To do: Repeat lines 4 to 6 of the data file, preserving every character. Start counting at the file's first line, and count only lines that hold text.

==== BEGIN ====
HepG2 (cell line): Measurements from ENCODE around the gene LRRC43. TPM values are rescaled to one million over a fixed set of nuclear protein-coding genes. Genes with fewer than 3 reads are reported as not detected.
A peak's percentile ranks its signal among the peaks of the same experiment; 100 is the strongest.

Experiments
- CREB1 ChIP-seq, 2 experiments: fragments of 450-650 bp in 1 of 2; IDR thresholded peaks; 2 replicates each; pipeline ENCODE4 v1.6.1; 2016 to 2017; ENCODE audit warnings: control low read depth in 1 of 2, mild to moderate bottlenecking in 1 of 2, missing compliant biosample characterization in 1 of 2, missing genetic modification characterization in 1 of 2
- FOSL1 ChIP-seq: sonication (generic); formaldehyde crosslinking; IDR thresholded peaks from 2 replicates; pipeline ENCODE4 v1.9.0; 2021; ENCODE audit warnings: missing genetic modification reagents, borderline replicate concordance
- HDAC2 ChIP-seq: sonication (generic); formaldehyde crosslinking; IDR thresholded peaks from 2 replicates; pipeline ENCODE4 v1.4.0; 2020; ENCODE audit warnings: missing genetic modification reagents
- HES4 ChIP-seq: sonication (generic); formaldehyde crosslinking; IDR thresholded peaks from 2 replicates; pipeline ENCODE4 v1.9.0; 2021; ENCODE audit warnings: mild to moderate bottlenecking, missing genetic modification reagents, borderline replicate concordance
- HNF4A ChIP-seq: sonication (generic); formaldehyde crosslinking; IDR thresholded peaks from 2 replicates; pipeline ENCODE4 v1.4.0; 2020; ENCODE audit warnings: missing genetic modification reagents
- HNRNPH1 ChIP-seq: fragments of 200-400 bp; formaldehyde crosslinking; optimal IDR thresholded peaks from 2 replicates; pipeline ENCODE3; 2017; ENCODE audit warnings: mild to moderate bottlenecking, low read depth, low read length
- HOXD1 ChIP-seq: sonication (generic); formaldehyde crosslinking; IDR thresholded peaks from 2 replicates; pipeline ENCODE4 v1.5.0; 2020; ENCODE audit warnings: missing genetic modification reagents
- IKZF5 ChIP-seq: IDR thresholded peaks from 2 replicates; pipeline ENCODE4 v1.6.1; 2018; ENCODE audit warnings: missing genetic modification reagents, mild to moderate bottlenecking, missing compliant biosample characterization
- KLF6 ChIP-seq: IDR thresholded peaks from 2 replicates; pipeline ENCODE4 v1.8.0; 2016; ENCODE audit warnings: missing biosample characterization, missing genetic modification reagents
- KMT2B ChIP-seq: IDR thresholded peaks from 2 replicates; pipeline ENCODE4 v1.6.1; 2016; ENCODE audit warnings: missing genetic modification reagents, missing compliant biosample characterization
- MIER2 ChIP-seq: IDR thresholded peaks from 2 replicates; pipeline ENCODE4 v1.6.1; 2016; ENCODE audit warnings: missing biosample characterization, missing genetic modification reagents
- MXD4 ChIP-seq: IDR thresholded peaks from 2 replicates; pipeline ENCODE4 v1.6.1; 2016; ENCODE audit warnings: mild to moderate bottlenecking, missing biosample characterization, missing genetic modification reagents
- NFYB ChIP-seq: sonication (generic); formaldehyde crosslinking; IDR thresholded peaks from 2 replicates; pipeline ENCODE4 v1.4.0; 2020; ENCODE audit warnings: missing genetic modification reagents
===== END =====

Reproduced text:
- CREB1 ChIP-seq, 2 experiments: fragments of 450-650 bp in 1 of 2; IDR thresholded peaks; 2 replicates each; pipeline ENCODE4 v1.6.1; 2016 to 2017; ENCODE audit warnings: control low read depth in 1 of 2, mild to moderate bottlenecking in 1 of 2, missing compliant biosample characterization in 1 of 2, missing genetic modification characterization in 1 of 2
- FOSL1 ChIP-seq: sonication (generic); formaldehyde crosslinking; IDR thresholded peaks from 2 replicates; pipeline ENCODE4 v1.9.0; 2021; ENCODE audit warnings: missing genetic modification reagents, borderline replicate concordance
- HDAC2 ChIP-seq: sonication (generic); formaldehyde crosslinking; IDR thresholded peaks from 2 replicates; pipeline ENCODE4 v1.4.0; 2020; ENCODE audit warnings: missing genetic modification reagents